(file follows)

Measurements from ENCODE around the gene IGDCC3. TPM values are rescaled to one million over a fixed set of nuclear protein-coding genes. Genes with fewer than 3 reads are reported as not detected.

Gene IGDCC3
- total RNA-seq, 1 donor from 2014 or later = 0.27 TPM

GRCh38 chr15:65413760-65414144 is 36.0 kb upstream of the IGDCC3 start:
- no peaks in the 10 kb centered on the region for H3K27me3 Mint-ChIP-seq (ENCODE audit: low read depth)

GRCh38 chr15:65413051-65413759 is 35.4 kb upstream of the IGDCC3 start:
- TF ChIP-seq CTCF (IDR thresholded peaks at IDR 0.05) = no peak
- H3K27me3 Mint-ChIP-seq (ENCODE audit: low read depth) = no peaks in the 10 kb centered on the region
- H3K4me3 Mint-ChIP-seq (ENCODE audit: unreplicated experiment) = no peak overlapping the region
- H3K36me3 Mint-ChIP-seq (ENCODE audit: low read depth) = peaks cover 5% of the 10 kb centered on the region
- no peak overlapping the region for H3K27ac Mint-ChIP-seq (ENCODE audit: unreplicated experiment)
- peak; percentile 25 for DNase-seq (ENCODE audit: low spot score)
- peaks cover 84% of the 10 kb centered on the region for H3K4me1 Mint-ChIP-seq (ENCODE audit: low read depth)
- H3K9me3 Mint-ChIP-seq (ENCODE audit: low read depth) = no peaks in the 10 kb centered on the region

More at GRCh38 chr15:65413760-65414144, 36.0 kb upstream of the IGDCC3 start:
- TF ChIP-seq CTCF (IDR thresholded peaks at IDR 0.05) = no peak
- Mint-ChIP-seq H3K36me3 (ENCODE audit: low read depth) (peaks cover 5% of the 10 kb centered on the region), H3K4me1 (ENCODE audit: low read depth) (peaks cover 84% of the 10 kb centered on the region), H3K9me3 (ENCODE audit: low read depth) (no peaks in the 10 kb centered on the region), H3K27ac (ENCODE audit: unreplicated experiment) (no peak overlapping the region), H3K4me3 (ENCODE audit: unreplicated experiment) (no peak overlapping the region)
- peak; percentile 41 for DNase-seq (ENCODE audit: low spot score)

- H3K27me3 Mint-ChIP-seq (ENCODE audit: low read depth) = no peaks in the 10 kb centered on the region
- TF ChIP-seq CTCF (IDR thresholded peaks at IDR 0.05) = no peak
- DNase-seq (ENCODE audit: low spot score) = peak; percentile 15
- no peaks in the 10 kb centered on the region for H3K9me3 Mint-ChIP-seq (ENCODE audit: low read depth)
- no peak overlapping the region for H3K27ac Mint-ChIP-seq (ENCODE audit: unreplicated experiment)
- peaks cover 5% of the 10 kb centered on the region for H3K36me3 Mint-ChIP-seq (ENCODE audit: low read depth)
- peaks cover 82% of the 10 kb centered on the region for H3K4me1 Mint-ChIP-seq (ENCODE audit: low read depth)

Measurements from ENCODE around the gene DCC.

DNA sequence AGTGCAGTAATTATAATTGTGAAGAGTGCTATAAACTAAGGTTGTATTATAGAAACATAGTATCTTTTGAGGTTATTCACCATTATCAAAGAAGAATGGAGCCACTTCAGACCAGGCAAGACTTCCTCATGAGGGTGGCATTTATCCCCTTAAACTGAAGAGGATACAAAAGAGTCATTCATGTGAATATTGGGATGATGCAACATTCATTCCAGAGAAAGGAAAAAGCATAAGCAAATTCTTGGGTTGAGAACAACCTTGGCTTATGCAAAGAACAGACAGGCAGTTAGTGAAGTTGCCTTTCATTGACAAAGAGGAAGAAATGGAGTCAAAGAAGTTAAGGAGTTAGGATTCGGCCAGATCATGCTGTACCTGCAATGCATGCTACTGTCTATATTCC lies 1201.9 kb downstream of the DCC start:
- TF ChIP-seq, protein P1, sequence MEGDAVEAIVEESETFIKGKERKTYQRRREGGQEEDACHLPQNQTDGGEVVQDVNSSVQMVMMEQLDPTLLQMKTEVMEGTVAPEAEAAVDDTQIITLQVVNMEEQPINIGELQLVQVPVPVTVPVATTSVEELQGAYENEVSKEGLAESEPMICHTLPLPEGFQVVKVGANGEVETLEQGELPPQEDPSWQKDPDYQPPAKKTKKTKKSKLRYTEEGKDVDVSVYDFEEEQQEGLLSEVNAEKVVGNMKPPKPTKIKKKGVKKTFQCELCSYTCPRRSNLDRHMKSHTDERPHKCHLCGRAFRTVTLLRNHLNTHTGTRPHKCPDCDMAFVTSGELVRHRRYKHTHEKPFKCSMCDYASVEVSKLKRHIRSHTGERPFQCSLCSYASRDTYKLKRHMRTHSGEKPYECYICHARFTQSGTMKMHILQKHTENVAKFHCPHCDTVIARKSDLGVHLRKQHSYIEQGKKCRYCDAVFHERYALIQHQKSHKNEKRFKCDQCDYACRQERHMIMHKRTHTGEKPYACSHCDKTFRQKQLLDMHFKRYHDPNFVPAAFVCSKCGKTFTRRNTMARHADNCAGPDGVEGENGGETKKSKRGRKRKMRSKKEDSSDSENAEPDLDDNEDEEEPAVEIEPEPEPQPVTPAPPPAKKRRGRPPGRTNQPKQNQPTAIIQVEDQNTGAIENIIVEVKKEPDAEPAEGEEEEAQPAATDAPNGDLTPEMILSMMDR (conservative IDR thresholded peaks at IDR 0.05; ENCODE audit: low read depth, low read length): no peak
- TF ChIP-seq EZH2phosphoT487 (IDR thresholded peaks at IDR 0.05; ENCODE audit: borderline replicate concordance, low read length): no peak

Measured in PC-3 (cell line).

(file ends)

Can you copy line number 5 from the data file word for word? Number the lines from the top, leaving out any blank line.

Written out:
- no peaks in the 10 kb centered on the region for H3K27me3 Mint-ChIP-seq (ENCODE audit: low read depth)